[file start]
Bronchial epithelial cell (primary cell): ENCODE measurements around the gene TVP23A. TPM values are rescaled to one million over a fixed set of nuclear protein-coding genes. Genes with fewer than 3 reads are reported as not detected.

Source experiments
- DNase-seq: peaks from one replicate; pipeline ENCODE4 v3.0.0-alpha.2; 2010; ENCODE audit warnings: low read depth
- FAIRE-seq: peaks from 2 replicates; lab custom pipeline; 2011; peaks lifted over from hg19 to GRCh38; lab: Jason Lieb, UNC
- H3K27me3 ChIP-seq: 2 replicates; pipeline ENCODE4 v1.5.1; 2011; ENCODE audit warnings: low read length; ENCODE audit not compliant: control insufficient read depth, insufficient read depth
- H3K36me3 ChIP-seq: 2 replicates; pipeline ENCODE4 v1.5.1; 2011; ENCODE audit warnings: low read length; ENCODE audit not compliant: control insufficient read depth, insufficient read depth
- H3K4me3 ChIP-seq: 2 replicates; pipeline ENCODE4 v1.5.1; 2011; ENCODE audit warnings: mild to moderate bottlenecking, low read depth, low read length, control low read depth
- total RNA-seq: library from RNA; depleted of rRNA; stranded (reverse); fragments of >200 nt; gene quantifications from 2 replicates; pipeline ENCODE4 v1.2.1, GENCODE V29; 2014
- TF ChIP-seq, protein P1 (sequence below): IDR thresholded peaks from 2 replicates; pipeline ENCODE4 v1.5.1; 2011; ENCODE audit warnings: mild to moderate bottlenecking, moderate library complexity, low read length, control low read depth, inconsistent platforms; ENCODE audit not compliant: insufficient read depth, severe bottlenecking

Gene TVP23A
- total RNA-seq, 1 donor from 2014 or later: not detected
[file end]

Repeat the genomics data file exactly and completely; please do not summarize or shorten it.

Bronchial epithelial cell (primary cell): ENCODE measurements around the gene TVP23A. TPM values are rescaled to one million over a fixed set of nuclear protein-coding genes. Genes with fewer than 3 reads are reported as not detected.

Source experiments
- DNase-seq: peaks from one replicate; pipeline ENCODE4 v3.0.0-alpha.2; 2010; ENCODE audit warnings: low read depth
- FAIRE-seq: peaks from 2 replicates; lab custom pipeline; 2011; peaks lifted over from hg19 to GRCh38; lab: Jason Lieb, UNC
- H3K27me3 ChIP-seq: 2 replicates; pipeline ENCODE4 v1.5.1; 2011; ENCODE audit warnings: low read length; ENCODE audit not compliant: control insufficient read depth, insufficient read depth
- H3K36me3 ChIP-seq: 2 replicates; pipeline ENCODE4 v1.5.1; 2011; ENCODE audit warnings: low read length; ENCODE audit not compliant: control insufficient read depth, insufficient read depth
- H3K4me3 ChIP-seq: 2 replicates; pipeline ENCODE4 v1.5.1; 2011; ENCODE audit warnings: mild to moderate bottlenecking, low read depth, low read length, control low read depth
- total RNA-seq: library from RNA; depleted of rRNA; stranded (reverse); fragments of >200 nt; gene quantifications from 2 replicates; pipeline ENCODE4 v1.2.1, GENCODE V29; 2014
- TF ChIP-seq, protein P1 (sequence below): IDR thresholded peaks from 2 replicates; pipeline ENCODE4 v1.5.1; 2011; ENCODE audit warnings: mild to moderate bottlenecking, moderate library complexity, low read length, control low read depth, inconsistent platforms; ENCODE audit not compliant: insufficient read depth, severe bottlenecking

Gene TVP23A
- total RNA-seq, 1 donor from 2014 or later: not detected